Turning Again to Christ on the Road to Emmaus

Nuts and Bolts Blog – October 30, 2017

 

Greetings, Friends!

 

Let’s play Jeopardy!  The category is “Great Weekend Activities” and the answer is “Two days with 400+ of your favorite people with great worship, nurturing workshops, inspiring speeches, lovely music, productive business sessions, and great food.”  And the question is, of course, “What is The 183rd Convention of the Episcopal Diocese of Michigan?”

 

Yes, our Convention is over for another year and, while I would like to think it means we can relax a bit, I know well that it really means there’s new work to do.  It doesn’t do much good to get inspired by workshops, sermons, and keynote addresses and then forget about them once one returns home.  Over the next few weeks, the blog will focus on some of the highlights of Convention and provide details about living into the resolutions we passed.  For now, I want to share a little about the workshop I attended – “The Road to Emmaus: Story Telling for Diversity and Inclusion” presented by Vicki Hesse, Director of the Whitaker Institute.

 

Talking of reconciliation sounds lovely and I hope it’s something we all desire yet, as I continue to listen to the news and pay attention to social media, it seems to me that we are pulling further and further apart.  On the drive to church Sunday morning, my radio traveling companion, Lulu Garcia-Navarro on NPR’s Weekend Edition Sunday, was interviewing an American comedian Erik Griffin who was traveling in Canada.  She asked if he felt he had to defend or explain or make a joke out of America when he was out of the country.  He answered: “That’s what a comedian does anyway. We’re just making light of things that are going on. Or we’re pointing out an injustice and trying to make it funny.”  He went on:

 

I mean, I used to have a lot of jokes about the election pre-election. But once he [Trump] got in office – and then it just made people uncomfortable. Like, I felt like people were like, this is too real. You know, even I – look, I have not been having a good time on my last three weeks of doing comedy in the United States. I was in Tennessee. I was in St. Louis. And it’s just, like, liberals are too sensitive, and conservatives are too angry….I feel like if I handed out a paper before every show, and I said, tell me what you want me to talk about, it would be nothing on there. But it’s just I’ve got to say, sometimes, it’s not fun anymore.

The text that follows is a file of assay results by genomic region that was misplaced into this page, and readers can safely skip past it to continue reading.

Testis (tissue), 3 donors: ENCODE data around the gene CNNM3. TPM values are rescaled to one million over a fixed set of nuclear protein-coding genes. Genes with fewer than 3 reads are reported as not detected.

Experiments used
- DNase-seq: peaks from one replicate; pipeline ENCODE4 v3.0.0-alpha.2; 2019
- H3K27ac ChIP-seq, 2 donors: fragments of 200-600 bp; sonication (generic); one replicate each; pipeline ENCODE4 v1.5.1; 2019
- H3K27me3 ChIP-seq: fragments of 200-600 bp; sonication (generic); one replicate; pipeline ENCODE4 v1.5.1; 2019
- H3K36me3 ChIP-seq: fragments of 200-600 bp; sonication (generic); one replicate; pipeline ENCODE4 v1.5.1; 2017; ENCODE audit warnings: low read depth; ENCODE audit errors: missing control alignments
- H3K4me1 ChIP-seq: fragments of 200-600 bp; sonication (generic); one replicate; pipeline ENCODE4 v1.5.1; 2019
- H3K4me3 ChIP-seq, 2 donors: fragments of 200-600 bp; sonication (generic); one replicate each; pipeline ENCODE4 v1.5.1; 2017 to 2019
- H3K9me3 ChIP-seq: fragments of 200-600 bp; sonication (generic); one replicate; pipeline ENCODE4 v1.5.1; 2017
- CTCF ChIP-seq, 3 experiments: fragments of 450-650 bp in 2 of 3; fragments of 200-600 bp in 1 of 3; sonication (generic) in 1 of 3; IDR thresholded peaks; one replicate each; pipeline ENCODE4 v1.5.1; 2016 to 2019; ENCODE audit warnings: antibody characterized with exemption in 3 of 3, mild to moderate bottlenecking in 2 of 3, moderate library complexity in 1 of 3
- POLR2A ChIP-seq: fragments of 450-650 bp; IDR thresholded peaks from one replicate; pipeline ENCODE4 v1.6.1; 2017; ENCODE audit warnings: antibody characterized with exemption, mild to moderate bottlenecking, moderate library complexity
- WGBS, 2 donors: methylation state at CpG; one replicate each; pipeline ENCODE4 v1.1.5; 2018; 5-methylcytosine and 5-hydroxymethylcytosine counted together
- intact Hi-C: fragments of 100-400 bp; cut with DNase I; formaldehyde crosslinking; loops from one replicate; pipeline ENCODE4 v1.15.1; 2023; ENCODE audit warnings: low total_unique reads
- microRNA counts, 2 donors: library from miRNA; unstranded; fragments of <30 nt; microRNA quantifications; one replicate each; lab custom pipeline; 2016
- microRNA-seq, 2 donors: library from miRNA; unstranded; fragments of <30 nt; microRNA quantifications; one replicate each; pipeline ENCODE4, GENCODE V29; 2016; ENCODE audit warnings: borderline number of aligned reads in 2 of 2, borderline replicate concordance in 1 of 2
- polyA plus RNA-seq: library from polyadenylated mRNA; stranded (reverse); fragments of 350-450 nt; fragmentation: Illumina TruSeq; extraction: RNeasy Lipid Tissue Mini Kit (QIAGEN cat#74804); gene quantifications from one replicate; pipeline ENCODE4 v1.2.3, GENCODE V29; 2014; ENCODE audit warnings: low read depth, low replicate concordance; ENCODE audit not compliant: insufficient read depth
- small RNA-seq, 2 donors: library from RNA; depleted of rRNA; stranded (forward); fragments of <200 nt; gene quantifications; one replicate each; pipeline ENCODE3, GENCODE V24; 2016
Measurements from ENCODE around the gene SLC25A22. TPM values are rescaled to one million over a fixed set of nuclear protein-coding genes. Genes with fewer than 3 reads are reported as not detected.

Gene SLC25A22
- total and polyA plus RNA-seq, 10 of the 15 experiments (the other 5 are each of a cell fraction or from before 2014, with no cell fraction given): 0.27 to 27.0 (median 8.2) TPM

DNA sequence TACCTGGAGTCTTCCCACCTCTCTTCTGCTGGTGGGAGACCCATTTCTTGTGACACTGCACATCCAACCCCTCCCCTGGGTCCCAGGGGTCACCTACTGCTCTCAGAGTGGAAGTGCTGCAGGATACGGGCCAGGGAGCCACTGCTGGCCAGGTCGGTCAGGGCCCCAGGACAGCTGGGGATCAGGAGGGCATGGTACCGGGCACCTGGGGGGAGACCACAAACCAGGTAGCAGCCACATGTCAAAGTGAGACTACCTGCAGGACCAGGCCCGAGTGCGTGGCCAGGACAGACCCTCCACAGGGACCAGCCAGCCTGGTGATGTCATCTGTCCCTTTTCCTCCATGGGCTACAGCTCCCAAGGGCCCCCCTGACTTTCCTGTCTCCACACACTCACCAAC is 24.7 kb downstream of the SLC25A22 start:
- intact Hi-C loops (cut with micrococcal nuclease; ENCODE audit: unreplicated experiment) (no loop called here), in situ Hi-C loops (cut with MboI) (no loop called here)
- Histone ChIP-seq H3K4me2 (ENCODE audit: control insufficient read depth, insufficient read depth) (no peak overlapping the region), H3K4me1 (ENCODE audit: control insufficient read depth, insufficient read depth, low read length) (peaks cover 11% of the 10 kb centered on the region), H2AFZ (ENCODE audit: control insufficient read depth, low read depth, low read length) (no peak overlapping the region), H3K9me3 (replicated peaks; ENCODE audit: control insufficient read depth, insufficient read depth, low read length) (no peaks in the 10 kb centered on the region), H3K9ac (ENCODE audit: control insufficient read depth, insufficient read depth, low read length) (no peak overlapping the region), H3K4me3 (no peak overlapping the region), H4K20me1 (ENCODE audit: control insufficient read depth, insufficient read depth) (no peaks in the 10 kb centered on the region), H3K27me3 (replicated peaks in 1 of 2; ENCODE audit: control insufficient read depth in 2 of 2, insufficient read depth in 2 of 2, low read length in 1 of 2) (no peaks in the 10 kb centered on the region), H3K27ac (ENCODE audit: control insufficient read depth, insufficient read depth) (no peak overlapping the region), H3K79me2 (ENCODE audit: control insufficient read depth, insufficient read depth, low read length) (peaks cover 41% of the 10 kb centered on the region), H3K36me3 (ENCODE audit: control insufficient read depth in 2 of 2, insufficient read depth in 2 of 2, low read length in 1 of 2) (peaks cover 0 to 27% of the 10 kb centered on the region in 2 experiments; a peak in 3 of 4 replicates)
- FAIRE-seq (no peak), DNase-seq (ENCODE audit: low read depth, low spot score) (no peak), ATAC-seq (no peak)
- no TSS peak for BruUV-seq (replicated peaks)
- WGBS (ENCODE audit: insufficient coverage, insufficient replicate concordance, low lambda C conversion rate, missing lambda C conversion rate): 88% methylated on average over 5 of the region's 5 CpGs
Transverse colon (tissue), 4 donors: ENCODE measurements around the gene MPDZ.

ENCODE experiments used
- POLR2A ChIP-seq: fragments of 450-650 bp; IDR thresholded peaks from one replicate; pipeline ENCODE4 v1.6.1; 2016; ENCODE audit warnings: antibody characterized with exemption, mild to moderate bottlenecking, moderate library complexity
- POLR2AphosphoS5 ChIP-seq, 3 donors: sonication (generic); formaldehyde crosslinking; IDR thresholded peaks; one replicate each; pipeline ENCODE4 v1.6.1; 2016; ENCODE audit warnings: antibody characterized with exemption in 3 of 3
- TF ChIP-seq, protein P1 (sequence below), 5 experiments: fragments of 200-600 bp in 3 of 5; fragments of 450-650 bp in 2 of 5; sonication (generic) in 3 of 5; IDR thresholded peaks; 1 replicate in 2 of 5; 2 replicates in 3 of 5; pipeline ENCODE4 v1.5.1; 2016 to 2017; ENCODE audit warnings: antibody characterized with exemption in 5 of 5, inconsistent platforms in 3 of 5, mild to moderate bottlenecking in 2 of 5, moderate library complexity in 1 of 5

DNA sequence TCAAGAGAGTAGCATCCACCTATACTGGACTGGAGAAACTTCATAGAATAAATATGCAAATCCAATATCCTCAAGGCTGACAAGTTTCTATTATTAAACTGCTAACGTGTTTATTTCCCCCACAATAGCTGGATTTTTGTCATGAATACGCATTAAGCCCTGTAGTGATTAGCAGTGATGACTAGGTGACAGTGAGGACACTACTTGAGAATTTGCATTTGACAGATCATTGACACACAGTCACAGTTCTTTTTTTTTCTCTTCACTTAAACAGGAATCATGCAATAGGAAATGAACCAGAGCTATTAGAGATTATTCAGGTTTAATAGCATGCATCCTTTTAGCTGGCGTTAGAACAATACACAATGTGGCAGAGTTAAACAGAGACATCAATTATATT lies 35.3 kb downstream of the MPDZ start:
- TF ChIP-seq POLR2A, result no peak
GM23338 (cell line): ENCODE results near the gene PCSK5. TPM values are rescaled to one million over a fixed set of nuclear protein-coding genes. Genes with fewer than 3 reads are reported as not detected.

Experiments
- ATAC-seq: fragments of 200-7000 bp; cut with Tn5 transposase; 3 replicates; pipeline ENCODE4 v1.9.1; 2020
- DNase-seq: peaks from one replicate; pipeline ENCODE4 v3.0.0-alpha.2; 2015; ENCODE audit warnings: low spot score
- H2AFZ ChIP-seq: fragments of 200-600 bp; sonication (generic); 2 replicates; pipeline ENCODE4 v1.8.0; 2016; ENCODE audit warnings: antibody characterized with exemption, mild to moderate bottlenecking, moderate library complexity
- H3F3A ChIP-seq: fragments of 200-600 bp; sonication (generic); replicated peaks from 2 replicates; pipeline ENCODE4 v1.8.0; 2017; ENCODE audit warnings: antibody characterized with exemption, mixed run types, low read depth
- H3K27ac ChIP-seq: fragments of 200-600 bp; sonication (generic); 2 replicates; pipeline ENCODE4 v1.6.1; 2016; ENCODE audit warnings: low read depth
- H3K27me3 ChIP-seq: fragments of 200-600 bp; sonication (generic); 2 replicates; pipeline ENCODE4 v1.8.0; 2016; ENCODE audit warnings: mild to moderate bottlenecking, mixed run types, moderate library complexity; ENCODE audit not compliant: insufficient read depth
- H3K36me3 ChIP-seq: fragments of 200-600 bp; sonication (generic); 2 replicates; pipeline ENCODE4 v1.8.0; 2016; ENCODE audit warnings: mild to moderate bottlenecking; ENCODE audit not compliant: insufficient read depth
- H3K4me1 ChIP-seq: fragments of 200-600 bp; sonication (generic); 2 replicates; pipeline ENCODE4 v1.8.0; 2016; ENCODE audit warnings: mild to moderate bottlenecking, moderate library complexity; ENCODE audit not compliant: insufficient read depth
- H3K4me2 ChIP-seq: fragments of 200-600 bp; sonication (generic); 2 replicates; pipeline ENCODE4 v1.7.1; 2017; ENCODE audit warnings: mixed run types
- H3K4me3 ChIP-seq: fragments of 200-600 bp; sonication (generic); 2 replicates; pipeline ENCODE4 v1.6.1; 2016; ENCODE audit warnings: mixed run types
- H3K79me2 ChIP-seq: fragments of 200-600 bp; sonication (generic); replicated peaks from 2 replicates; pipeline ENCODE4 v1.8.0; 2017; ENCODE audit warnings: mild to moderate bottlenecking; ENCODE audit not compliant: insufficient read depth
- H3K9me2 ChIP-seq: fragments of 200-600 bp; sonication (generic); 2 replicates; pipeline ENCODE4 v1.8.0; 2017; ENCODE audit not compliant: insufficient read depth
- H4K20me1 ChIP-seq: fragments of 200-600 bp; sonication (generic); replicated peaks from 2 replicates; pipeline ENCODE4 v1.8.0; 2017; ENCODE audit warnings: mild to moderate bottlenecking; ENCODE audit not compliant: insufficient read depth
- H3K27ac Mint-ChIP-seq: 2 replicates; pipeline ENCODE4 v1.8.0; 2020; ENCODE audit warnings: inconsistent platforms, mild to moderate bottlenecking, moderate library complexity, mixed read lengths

It has become too real and we are all too sensitive and too angry.  We’re all scared.  These negative emotions tend to pull us further and further apart as we try to protect ourselves.  Vicki’s workshop was a great beginning in learning to counteract the impulse to run away from each other and replace that instinct with the tools to get to really know each other.  We must listen to one another’s stories.  We all have them and they explain a lot about who we are and how we became this way.  I’m not saying that we should necessarily expect to change our opinion about issues but, if we are truly trying to “love one another,” we can learn to respect others despite having different opinions.  I know it’s tough.  When I feel particularly passionate about my own opinion I find it difficult to think that someone else’s is as valid.  I do believe, however, that if I take the time to get to know that individual and listen to their story, perhaps I will understand how they arrived at their conviction and will then be able to grow in love for them.